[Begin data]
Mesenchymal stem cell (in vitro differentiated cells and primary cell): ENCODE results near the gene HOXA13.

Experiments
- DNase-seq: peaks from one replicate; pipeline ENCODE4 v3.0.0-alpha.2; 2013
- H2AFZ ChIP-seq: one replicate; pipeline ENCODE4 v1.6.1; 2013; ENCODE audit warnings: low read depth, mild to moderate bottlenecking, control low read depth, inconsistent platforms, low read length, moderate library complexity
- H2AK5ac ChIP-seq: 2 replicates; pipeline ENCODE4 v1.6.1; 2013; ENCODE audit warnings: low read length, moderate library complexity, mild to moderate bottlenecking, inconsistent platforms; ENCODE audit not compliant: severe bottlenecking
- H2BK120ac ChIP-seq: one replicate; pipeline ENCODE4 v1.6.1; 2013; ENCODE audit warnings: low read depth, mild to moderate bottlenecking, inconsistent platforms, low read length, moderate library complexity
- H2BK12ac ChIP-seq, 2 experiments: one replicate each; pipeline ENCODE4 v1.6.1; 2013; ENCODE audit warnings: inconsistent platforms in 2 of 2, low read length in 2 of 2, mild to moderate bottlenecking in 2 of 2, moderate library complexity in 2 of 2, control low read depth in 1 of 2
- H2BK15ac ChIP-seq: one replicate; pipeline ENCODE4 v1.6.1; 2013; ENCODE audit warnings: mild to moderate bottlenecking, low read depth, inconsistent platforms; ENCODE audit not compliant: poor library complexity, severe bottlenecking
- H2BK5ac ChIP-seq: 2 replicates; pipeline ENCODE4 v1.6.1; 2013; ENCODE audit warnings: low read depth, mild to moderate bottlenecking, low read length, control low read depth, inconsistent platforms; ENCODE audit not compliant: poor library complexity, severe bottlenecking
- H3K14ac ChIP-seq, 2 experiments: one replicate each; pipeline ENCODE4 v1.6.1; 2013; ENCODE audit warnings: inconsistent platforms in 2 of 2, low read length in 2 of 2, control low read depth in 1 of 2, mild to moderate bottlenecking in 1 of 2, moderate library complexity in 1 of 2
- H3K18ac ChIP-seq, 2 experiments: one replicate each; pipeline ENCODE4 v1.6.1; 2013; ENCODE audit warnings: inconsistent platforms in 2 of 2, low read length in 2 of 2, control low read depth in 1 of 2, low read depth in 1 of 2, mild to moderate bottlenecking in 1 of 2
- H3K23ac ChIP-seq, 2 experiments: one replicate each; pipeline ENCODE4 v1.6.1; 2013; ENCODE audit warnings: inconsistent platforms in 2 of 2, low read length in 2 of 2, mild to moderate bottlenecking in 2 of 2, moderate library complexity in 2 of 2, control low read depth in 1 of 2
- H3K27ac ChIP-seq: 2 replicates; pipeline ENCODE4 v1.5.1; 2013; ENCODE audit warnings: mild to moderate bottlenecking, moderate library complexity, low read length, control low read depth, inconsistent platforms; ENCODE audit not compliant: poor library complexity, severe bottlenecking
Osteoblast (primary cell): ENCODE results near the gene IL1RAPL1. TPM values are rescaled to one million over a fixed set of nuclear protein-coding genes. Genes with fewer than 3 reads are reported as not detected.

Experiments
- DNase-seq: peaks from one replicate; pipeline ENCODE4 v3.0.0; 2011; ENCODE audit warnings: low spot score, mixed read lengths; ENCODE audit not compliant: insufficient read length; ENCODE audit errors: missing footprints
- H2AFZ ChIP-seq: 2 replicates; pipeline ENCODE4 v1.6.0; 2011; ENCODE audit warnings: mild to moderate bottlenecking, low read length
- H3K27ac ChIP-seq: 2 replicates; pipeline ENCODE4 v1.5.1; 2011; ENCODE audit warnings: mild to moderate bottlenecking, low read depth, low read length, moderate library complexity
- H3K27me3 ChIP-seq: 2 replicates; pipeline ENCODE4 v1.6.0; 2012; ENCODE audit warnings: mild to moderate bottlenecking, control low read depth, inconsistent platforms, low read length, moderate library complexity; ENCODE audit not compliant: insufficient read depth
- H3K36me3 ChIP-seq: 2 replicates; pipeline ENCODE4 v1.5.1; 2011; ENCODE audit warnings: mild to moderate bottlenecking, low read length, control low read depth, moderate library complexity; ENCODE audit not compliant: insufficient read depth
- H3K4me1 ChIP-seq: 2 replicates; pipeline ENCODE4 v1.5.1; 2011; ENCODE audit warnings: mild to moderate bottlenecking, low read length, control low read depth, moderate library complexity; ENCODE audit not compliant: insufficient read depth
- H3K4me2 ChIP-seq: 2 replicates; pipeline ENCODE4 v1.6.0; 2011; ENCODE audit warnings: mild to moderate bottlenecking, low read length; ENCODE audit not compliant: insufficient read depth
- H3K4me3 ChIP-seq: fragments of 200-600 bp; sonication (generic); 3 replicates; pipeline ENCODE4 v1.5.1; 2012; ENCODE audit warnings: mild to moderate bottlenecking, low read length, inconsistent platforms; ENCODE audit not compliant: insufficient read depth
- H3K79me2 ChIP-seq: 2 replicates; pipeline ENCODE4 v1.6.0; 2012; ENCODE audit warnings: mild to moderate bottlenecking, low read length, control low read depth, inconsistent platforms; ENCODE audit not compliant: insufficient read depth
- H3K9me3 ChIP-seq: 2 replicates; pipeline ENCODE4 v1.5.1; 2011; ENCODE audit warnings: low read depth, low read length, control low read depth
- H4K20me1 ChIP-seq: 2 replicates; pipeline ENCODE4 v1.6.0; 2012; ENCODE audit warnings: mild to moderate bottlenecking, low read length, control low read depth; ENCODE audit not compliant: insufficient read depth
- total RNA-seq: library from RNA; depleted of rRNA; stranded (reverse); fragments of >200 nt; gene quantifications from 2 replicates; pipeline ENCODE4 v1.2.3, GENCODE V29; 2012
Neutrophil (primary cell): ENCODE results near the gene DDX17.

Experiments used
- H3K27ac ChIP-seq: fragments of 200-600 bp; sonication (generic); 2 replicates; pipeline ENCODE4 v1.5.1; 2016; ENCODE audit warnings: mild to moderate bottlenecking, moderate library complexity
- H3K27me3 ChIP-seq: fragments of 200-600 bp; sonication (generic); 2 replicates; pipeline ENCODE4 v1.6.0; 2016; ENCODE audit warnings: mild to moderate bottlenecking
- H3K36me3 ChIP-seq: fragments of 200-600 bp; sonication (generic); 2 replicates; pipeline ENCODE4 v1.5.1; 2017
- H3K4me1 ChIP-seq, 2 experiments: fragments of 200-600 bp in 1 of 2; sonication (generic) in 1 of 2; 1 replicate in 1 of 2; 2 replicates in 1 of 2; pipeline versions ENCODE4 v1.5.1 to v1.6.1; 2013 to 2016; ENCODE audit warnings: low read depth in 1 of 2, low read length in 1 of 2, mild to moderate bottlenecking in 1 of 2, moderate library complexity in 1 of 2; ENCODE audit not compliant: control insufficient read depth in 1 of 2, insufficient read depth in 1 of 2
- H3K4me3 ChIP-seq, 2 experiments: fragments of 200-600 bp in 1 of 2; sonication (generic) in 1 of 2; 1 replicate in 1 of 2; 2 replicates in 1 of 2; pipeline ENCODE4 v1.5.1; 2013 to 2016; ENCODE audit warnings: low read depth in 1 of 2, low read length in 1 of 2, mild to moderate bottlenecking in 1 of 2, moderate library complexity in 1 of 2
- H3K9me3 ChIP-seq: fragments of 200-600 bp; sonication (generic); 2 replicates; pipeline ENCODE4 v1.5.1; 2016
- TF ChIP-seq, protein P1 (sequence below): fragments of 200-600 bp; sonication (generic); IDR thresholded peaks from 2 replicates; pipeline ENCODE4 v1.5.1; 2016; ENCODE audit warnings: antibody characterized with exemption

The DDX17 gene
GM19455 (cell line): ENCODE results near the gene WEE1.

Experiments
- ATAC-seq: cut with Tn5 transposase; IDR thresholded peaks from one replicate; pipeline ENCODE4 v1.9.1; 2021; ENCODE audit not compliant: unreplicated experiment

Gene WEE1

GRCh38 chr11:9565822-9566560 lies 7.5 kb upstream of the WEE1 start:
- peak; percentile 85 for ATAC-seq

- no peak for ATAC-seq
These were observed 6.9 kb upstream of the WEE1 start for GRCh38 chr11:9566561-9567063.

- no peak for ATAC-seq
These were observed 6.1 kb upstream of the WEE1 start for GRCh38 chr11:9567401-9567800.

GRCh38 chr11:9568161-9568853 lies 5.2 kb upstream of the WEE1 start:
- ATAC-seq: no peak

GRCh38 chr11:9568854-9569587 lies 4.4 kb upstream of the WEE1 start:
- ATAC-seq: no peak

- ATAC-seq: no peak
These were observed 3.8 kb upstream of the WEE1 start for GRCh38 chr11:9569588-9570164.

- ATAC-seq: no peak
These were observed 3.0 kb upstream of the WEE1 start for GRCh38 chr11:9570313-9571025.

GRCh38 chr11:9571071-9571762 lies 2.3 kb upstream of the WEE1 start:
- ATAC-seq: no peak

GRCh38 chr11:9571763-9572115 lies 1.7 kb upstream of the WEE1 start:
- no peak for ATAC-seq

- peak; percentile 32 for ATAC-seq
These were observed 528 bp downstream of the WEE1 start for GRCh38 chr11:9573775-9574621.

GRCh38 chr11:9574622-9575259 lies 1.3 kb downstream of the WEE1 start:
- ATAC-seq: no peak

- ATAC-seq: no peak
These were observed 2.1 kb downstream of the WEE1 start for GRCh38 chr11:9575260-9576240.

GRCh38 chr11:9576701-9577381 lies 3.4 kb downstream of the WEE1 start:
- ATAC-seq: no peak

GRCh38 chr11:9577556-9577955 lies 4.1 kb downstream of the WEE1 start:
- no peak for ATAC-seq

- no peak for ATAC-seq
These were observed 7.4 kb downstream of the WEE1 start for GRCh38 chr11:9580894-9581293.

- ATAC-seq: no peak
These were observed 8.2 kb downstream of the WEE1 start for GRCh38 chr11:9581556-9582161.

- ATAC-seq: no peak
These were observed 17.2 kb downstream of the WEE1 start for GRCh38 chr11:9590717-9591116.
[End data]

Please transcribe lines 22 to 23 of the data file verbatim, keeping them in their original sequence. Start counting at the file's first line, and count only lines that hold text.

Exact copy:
- H3K4me2 ChIP-seq: 2 replicates; pipeline ENCODE4 v1.6.0; 2011; ENCODE audit warnings: mild to moderate bottlenecking, low read length; ENCODE audit not compliant: insufficient read depth
- H3K4me3 ChIP-seq: fragments of 200-600 bp; sonication (generic); 3 replicates; pipeline ENCODE4 v1.5.1; 2012; ENCODE audit warnings: mild to moderate bottlenecking, low read length, inconsistent platforms; ENCODE audit not compliant: insufficient read depth